Originally published in The Legal Intelligencer on May 21, 2014.

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Prosecuting a ”Faceless” Corporation – Indictment of a Company

By Hayes Hunt and Thomas O’Rourke

facelessbusinesspeople_174745505.jpgOn Sept. 9, 2010, a pipeline running through a residential neighborhood in San Bruno, Calif., ruptured, permitting natural gas to escape into the air. The gas ultimately ignited, resulting in an explosion and a fire that killed eight people and injured 58 others. The fire also ravaged the neighborhood, damaging 108 homes, 38 of which were completely destroyed.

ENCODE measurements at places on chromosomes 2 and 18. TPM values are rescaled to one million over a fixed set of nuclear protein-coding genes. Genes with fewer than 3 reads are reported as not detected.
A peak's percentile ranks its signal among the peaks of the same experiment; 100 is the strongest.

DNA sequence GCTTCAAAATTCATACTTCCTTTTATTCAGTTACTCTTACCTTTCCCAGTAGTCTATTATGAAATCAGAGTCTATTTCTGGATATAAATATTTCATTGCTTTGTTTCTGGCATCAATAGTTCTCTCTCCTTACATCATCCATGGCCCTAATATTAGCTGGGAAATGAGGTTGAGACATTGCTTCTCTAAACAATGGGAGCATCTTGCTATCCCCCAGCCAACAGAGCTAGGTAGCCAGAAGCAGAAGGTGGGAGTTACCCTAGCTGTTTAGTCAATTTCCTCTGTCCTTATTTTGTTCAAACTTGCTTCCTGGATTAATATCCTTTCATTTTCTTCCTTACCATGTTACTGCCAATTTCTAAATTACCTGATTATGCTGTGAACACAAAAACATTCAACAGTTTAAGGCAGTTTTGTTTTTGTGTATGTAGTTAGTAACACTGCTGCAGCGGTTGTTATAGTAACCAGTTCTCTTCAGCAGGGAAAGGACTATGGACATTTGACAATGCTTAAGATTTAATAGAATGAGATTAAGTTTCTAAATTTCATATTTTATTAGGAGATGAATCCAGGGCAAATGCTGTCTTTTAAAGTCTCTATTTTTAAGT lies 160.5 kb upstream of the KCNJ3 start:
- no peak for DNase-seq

Earlier this month, federal prosecutors indicted PG&E Corp., the pipeline operator allegedly responsible for the ruptured line. In a 12-count indictment, PG&E was charged with violations of the Natural Gas Pipeline Safety Act, which requires pipeline operators to maintain inspection records and develop a maintenance program to ensure the continued integrity of their pipelines. The indictment alleges that PG&E “knowingly and willfully” failed to address recordkeeping deficiencies and failed to investigate the seriousness of threats to its pipelines. Specifically, it is alleged that PG&E disregarded serious known threats to the pipeline at issue and knowingly relied on erroneous and incomplete information when evaluating it. PG&E faces a penalty of $500,000 per count, or $6 million.